Nonmelanoma skin cancers: 'Alarming' incidence rates may be underestimated, underreported

July 1, 2008

Incidence rates of nonmelanoma skin cancers may be higher than estimated. Ultraviolet light-induced skin cancer is an occupational disease, according to one expert.

Key Points

World report - The incidence rates of nonmelanoma skin cancers, as well as malignant melanoma, are reaching alarmingly high levels worldwide, and this disturbing rise is associated with the increase in ultraviolet exposure for the general population.

According to one expert, the incidence of these cancers observed in epidemiologic studies are, in reality, higher than recorded - an even more alarming development.

"Nonmelanoma skin cancer is on a steady rise, which is an alarming fact in itself. However, what is even more alarming is that the rates of increased incidence may be underestimated, making this problem even bigger than first assumed," says Thomas Diepgen, M.D., professor, department of social medicine, occupational and environmental dermatology, Medical University Hospital, Heidelberg, Germany.

Inaccurate data

One reason for this is that most of the studies concerning the incidence rates of these cancers are based on general cancer registries.

According to Dr. Diepgen, there is some evidence that indicates that there is some underrepresentation in these cancer registries, resulting in statistics that are far off the mark.

Dr. Diepgen reviewed some studies from Australia, comparing epidemiological data using cancer registries, and found that they clearly demonstrate an underestimation of the actual incidence of nonmelanoma skin cancers.

In Australia, the prevalence of nonmelanoma skin cancer is between 1 percent and 2 percent, which is quite high.

According to Dr. Diepgen, the prevalence of these cancers in Europe may not be as high as in Australia; nevertheless, the under-estimation of these skin cancers occurs in Europe, as well.

Dr. Diepgen says exposure to ultraviolet light is a worrisome reality in a lot of outdoor occupations.

Health professionals have now recognized that ultraviolet light-induced skin cancer is an occupational disease, and importantly, it is not only a disease of those individuals who take vacations in sunny climates and expose themselves to the ultraviolet light in their free time, but also a disease to be reckoned with in those individuals who work outdoors.

"Here in Germany, we are fighting to establish that ultraviolet light-induced nonmelanoma skin cancers, as well as lentigo maligna type of melanoma, are officially considered as an occupational disease and an occupational hazard.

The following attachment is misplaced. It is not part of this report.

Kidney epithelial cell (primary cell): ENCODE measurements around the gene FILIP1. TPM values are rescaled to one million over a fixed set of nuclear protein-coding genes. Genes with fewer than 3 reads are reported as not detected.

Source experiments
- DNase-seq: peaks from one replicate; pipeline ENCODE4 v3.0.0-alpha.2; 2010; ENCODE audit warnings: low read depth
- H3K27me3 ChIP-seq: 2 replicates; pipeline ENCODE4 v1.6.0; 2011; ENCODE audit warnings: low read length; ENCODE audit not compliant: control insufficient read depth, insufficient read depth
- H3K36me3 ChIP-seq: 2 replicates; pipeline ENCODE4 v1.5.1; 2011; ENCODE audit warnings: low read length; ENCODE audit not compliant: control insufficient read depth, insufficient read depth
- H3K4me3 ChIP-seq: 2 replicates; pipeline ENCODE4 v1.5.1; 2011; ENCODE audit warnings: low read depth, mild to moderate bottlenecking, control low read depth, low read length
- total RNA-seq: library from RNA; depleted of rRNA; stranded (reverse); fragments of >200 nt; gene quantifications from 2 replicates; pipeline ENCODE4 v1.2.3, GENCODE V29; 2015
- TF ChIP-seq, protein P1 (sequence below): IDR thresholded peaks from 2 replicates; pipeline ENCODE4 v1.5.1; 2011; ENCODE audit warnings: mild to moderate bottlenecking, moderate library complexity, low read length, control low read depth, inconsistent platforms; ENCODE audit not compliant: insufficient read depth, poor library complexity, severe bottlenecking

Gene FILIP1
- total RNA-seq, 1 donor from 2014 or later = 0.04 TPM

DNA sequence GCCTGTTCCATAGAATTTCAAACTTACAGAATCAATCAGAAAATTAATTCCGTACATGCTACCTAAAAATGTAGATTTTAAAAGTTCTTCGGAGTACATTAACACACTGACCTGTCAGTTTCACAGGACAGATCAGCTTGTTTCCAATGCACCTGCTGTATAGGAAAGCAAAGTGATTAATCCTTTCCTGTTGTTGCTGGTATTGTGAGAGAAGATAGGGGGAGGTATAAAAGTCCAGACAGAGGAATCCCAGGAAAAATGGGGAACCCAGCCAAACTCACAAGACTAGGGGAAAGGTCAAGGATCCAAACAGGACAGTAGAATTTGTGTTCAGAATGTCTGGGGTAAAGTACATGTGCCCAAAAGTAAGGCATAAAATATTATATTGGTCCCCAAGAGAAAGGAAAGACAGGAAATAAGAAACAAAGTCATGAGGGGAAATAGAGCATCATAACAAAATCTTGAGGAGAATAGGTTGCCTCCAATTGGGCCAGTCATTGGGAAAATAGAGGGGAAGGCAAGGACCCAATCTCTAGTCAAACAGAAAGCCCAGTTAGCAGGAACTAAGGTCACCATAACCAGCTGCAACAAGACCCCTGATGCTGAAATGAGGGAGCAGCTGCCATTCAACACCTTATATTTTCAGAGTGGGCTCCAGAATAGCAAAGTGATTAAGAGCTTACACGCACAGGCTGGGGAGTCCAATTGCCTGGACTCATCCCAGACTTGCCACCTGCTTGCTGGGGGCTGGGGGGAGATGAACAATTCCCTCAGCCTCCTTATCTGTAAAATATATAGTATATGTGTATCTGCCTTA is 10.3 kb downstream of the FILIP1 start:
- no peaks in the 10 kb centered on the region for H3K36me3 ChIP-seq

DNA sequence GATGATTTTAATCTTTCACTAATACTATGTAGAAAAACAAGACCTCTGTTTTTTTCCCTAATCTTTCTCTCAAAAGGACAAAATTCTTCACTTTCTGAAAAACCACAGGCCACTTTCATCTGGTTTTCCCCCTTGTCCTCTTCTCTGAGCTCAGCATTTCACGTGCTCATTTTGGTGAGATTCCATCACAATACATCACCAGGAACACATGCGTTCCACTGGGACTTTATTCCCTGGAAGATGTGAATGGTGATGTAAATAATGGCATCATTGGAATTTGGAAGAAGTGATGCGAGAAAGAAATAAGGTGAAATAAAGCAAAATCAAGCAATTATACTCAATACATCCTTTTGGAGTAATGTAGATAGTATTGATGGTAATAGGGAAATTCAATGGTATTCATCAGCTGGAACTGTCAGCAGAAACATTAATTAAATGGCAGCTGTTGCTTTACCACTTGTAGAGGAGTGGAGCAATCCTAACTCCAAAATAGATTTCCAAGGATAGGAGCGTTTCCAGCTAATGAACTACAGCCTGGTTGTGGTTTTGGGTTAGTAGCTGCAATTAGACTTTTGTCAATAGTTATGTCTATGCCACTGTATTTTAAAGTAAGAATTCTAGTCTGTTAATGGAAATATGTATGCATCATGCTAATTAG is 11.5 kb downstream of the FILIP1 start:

"This is important, especially because of the possibilities of prevention, as most of the occupations which involve working under the rays of the sun, these nonmelanoma skin cancers are preventable if the proper precautions are taken," Dr. Diepgen tells Dermatology Times.

According to Dr. Diepgen, nonmelanoma skin cancers can be prevented if a pro-active approach is taken, and the sooner, the better.

Individuals who work outdoors could be supplied with sunscreens as well as special textiles or clothing to help them protect themselves from harmful ultraviolet exposure.

Also, a screening program for these individuals could and should be set into motion, Dr. Diepgen says.

"The early detection of nonmelanoma skin cancer and melanoma is crucial, as the prognosis of the individual directly depends on the timing of the detection of the cancer lesion. The incidence of such cancers could be decreased if a simple screening program were initiated," he says.

According to Dr. Diepgen, this could be achieved with the proper organization, as well as enough dermatologists to do the actual screening.

If such a program were to be started, then the incidence rates of skin cancers in individuals who are exposed to this occupational hazard in the form of excessive ultraviolet radiation could be kept down.

Dr. Diepgen says the increase of nonmelanoma skin cancer from year to year is estimated to be 2 percent to 3 percent, and in 10 to 20 years, this figure is projected to double.

According to Dr. Diepgen, the repercussions of this increasingly worrisome trend could possibly be dampened in the sense of damage control, if the proper and timely measures are taken to protect these individuals from the harmful ultraviolet radiation that they are exposed to on a regular basis.

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